Polymerase chain reaction inhibitors

Polymerase Chain Reaction Inhibitors

Polymerase chain reaction inhibitors

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PCR inhibitors usually affect PCR through interaction with DNA or interference with the DNA polymerase. Inhibitors can escape removal during the DNA purification procedure by binding directly to single or double-stranded DNA. Alternatively, by reducing the availability of cofactors (such as Mg<sup>2+</sup>) or otherwise interfering with their interaction with the DNA polymerase, PCR is inhibited.

In a multiplex PCR reaction, it is possible for the different sequences to suffer from different inhibition effects to different extents, leading to disparity in their relative amplifications.

Types of inhibitors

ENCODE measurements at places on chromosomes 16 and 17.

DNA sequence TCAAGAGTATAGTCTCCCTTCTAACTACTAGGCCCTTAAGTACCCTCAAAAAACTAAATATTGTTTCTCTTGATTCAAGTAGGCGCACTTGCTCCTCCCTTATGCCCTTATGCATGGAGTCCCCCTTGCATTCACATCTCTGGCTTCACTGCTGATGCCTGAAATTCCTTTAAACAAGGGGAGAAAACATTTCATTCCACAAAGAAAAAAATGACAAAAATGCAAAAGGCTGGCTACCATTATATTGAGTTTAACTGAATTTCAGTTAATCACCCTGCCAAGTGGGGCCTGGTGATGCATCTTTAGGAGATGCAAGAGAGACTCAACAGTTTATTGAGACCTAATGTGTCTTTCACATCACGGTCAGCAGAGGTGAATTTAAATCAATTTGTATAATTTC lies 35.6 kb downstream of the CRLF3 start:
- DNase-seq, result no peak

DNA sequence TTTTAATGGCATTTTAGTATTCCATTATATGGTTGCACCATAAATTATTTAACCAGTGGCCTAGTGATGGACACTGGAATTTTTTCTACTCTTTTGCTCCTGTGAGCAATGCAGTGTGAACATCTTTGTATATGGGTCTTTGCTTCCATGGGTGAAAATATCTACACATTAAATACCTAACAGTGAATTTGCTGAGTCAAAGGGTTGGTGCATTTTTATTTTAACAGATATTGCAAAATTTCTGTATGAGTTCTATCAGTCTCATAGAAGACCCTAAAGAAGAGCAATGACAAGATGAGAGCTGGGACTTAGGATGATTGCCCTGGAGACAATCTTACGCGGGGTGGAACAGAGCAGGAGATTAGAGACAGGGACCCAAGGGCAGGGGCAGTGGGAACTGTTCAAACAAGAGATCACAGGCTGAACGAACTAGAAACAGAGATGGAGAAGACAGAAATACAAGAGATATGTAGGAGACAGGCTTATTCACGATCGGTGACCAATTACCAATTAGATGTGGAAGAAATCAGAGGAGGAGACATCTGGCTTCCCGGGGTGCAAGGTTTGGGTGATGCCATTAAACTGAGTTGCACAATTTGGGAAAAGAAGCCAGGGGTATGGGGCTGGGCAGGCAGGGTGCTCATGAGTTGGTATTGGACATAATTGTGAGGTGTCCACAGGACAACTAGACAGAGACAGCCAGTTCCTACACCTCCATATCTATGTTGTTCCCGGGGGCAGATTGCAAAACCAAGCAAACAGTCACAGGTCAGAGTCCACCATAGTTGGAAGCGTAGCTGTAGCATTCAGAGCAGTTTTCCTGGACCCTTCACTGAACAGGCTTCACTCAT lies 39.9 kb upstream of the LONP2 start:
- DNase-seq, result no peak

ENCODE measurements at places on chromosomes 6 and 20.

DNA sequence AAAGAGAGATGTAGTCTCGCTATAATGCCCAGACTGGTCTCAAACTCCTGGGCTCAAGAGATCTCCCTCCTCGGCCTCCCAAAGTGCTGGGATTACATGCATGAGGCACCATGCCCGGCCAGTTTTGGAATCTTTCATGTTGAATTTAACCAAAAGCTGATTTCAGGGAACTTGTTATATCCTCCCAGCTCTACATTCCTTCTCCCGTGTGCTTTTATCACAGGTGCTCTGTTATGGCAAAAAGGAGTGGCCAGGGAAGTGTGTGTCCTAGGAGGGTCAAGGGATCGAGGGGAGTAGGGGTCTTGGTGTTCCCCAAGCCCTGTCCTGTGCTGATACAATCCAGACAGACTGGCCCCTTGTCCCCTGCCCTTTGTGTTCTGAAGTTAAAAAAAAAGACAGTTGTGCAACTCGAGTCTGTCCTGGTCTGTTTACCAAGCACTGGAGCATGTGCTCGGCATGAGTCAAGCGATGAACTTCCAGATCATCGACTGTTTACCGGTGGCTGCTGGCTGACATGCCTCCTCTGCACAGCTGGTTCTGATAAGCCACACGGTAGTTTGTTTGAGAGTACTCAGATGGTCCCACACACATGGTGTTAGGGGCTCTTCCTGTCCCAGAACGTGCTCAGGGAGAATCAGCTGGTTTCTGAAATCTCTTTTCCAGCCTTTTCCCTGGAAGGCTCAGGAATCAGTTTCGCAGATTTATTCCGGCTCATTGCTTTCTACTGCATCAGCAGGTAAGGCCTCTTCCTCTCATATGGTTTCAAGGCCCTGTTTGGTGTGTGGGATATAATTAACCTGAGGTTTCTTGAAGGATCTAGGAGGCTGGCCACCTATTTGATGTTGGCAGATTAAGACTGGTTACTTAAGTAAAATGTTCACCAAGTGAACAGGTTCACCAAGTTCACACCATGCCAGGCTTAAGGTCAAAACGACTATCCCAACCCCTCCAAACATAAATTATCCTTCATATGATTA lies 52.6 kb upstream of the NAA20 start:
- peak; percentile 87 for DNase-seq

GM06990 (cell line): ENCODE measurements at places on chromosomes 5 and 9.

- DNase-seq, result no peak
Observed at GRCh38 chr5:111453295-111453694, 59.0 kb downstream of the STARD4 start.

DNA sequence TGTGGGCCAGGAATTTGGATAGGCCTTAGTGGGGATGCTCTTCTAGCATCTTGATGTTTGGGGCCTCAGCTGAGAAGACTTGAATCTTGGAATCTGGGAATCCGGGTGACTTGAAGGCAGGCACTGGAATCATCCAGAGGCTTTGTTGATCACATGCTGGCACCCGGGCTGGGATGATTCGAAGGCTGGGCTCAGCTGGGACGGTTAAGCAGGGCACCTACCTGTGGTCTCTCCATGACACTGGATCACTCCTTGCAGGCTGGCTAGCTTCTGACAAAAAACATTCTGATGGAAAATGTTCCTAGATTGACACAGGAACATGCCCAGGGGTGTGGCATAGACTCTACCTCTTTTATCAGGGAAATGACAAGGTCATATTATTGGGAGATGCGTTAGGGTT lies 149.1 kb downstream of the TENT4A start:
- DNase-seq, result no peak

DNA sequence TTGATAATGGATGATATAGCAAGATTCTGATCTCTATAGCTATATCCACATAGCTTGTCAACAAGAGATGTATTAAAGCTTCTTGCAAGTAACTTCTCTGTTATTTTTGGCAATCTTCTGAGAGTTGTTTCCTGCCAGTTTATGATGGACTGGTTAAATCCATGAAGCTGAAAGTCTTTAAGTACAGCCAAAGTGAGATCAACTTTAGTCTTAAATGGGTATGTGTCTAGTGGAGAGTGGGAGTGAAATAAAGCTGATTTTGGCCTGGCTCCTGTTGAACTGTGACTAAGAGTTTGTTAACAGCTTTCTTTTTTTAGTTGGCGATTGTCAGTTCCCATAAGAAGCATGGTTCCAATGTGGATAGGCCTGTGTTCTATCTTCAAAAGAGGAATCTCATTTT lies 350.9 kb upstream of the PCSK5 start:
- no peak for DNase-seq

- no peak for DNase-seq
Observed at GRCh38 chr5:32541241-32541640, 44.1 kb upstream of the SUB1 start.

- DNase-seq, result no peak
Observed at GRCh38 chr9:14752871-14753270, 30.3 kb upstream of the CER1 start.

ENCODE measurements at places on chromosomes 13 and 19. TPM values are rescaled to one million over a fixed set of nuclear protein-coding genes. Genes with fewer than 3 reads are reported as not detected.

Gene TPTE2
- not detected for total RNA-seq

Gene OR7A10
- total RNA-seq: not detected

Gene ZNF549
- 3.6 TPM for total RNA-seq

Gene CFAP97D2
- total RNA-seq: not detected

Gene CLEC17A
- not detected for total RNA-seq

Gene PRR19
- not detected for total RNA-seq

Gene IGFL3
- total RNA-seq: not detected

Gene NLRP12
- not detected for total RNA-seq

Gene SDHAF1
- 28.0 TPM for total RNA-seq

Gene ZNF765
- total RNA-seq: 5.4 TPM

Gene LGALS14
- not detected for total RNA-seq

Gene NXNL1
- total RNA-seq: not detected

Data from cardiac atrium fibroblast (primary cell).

Inhibitors may be present in the original sample, such as blood, fabrics, tissues and soil but may also be added as a result of the sample processing and DNA extraction techniques used. Excess salts including KCl and NaCl, ionic detergents such as sodium deocycholate, sarkosyl and SDS, ethanol, isopropanol and phenol among others, all contribute via various inhibitory mechanisms, to the reduction of PCR efficiency.

Quantifying extent of inhibition

In order to try to assess the extent of inhibition that occurs in a reaction, a control can be performed by adding a known amount of a template to the investigated reaction mixture (based on the sample under analysis). By...
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